Balteus avaA balteus (plural baltei) is a very specific style of a belt. It was used by the Roman legionnaires to suspend a sword. But it wasn’t just a functional accessory – such belts showed the social status of a man and distinguished him from civilians. Baltei were a status thing and only military men were allowed to wear them. Such belts were also very beautiful items and looked like masterpieces. We’d like to make you acquainted with a unique Roman balteus belt and its peculiarities.

The Roman legionnaires had a high status among other citizens, and almost every item of their attire showed it – clothes, accessories, jewelry, weapons. More than that, each particular piece also determined the owner’s place in the military rank, sort of like modern shoulder marks do.

And a sword belt called “balteus” was one of those important accessories that could tell you a lot about the man wearing it. It was popular among the Roman legionnaires in the 2nd half of the 1st – early 2nd century A.D. Such belts were usually made from leather and very ornate, decorated with costly and skillfully made metal belt plates and belt buckles (most often, bronze with engraved or cast ornaments). And it’s logical since a balteus was worn on top of a tunic and armor, so it was visible to everybody around and easily caught attention.

A balteus belt had a lovely detail – leather straps called “baltea” (plural balteum) adorned with round decorative plates and pendants at the ends. They hang at the front to around mid-thigh (although, they shouldn’t be longer than the tunic underneath) and served as a stylized leather apron. Usually, there were 4-8 such leather straps. Historians believe that this apron had a decorative function and was inspired by the belt décor fashionable in the previous era.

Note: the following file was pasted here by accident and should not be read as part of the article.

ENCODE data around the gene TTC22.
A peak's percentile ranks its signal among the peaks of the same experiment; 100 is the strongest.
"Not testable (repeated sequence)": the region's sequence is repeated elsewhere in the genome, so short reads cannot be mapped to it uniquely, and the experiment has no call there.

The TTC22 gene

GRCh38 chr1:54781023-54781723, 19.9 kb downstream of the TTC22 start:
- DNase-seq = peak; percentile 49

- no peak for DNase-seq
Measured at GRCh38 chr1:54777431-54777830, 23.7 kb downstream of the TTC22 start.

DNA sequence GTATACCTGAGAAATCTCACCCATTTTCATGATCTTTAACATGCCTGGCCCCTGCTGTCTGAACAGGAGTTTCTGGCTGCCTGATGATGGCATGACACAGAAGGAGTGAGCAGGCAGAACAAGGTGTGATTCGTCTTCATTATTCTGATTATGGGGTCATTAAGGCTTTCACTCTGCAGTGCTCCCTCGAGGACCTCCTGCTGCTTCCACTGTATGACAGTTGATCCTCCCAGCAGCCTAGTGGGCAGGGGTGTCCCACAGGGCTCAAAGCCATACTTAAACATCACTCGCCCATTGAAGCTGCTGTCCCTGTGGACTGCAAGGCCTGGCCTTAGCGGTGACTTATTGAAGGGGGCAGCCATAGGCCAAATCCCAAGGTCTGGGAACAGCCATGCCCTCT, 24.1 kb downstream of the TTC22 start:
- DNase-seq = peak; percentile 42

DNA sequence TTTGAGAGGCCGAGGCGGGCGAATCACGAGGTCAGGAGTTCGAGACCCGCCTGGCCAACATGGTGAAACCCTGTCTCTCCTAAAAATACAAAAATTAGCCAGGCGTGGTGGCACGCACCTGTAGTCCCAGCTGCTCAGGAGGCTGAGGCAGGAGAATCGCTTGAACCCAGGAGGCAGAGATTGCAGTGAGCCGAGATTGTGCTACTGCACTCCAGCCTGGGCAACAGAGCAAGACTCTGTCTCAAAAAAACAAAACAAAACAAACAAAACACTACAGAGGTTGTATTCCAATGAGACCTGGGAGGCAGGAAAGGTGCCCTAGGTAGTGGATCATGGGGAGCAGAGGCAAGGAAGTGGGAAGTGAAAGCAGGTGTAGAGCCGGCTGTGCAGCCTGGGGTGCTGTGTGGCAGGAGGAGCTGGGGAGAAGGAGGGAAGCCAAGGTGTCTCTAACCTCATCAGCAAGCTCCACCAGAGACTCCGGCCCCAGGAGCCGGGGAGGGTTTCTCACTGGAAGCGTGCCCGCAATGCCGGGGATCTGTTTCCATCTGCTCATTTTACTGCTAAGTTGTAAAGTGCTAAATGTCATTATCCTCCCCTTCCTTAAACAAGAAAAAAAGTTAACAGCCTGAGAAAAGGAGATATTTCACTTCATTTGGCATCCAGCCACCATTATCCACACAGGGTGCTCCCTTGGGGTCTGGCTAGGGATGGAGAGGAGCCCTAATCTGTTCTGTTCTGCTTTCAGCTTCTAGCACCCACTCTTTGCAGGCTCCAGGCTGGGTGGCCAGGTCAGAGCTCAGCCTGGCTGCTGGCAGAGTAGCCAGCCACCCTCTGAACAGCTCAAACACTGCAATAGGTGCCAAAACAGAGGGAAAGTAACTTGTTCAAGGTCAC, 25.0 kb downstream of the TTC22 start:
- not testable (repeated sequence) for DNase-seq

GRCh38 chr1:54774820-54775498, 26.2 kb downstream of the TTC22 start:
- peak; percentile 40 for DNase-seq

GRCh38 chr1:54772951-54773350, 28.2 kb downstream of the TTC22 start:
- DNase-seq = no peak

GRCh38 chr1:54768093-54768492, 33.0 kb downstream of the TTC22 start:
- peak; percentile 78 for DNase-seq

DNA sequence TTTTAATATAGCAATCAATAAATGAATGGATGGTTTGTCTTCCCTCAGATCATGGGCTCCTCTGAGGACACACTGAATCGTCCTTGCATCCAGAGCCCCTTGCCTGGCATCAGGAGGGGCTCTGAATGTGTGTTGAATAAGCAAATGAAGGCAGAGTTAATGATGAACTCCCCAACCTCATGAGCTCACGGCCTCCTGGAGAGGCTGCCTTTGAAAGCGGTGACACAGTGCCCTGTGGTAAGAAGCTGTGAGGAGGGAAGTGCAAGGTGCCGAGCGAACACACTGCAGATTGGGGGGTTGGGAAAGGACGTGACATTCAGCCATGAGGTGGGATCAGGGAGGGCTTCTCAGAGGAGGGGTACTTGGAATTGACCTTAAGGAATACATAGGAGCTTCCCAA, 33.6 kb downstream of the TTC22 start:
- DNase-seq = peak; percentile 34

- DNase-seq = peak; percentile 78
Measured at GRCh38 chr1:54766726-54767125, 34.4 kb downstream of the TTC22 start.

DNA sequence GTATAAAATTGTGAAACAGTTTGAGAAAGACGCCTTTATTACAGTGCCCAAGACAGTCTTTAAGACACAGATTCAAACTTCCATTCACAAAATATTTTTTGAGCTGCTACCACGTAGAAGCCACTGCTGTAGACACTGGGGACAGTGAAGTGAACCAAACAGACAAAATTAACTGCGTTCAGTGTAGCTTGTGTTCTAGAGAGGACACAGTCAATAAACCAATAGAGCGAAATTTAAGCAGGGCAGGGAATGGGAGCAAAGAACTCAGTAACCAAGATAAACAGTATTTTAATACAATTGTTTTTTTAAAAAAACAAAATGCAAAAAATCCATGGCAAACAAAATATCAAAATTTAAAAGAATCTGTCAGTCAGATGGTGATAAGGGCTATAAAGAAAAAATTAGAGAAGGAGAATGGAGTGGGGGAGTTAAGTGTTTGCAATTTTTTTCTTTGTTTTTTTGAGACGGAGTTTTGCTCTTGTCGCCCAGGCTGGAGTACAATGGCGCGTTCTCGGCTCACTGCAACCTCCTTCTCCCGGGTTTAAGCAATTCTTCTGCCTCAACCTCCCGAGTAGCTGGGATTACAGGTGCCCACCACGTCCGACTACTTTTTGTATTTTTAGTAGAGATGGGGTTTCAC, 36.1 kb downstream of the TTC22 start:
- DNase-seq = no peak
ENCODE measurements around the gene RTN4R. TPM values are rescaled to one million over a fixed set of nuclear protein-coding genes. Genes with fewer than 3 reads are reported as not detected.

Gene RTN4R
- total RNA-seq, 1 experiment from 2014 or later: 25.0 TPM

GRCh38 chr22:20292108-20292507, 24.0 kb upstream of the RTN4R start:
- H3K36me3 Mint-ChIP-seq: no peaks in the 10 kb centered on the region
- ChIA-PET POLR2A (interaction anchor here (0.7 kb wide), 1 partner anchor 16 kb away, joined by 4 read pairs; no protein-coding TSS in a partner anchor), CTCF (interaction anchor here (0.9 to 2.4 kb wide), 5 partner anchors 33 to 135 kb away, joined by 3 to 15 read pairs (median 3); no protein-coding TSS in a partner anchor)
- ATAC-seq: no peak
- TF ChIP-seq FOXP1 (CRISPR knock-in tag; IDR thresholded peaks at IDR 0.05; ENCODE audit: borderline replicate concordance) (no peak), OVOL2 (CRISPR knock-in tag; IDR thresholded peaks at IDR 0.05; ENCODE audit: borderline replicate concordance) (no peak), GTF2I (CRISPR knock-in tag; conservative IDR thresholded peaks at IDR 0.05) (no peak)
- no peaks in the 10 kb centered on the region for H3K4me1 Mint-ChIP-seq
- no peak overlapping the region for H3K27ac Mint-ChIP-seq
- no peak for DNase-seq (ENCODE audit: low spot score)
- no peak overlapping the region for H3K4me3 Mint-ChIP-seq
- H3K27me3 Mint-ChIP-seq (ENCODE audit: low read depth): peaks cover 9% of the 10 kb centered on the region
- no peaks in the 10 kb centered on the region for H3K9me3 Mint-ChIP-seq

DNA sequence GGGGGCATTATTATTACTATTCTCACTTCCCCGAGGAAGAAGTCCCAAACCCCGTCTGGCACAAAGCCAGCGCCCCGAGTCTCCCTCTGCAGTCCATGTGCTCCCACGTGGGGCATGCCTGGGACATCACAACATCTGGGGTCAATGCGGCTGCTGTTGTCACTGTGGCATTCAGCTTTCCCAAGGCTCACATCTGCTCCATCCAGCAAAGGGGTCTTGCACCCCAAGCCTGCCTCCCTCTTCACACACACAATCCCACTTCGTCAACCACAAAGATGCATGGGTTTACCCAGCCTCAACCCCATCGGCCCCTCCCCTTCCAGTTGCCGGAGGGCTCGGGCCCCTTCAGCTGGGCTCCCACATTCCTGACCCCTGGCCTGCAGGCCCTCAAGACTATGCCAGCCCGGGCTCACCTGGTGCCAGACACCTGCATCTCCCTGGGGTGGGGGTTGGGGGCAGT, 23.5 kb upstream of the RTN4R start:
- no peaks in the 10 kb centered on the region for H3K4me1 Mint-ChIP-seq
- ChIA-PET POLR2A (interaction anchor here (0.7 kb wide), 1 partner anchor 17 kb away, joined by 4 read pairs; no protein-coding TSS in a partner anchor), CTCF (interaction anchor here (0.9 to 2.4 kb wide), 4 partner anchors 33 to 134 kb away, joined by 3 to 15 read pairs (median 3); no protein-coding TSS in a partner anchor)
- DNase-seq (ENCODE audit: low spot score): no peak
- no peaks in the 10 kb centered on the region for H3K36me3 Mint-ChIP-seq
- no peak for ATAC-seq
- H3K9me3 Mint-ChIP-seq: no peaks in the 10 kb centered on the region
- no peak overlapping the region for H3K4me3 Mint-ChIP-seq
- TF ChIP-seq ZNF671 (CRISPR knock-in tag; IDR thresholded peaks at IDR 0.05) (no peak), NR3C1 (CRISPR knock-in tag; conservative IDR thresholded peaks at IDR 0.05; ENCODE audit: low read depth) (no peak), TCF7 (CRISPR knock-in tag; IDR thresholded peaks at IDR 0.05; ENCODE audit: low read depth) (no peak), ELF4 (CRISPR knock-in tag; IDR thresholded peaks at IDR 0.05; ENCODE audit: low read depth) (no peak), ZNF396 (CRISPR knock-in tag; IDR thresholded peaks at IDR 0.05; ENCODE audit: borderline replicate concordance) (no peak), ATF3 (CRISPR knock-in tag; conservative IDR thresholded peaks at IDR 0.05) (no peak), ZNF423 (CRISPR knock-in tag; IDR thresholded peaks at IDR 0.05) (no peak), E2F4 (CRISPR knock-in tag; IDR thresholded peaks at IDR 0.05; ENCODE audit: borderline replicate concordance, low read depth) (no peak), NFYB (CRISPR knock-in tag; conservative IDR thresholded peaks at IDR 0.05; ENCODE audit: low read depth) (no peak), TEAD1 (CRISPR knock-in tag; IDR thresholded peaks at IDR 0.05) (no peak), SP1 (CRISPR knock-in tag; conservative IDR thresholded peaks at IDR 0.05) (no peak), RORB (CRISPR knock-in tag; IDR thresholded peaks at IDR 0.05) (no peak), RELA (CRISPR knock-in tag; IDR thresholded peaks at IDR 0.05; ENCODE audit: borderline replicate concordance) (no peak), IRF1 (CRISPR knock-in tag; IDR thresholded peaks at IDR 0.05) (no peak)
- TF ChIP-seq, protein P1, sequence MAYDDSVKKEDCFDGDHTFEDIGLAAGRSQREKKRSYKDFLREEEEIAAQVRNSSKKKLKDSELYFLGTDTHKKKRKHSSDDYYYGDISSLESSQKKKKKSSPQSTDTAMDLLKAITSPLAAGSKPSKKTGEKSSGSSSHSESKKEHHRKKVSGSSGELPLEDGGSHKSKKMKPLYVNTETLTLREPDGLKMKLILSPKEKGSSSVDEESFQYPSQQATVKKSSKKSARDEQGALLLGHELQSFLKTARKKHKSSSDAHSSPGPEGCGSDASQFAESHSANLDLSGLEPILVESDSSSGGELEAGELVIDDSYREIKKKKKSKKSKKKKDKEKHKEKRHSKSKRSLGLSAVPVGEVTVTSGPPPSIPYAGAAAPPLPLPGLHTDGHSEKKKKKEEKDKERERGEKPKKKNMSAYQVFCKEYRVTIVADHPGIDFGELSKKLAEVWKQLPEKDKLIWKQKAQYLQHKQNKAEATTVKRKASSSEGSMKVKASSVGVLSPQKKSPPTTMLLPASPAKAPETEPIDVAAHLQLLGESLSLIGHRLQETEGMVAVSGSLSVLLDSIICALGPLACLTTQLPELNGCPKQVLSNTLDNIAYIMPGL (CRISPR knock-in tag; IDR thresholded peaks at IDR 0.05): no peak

Modern replica of Ancient Roman balteus
Modern replica of Ancient Roman balteus created by Serhii Shamenkov


The belt plates on a balteus were usually hammered or cast. They could be embellished with engraved or cast floral and geometric designs. Of course, the richness and decorativeness of the belt depended on the financial capability of a man. These decorative belt plates, buckles, and other adornments were handmade by the traveling workshops and artisans. So, the soldiers bought embellishments for their baltei according to their budget, taste, and regional fashion. Only later, the state workshops appeared and started to provide such handicrafts for the legionnaires.

Around the 1st century A.D., the legionnaires wore two belts. One of them was used to attach a sword and the other for a dagger. By the way, the ordinary legionnaires wore their dagger on the left side and the centurions (Roman commanders) on the right side. This little detail could save your life when you met a soldier in the street and didn’t know how to greet him or communicate with him. At the end of the 1st – the beginning of the 2nd century, the Roman military men switched to using only one belt with a dagger, while the sword was attached to a baldric (a belt worn over one shoulder).

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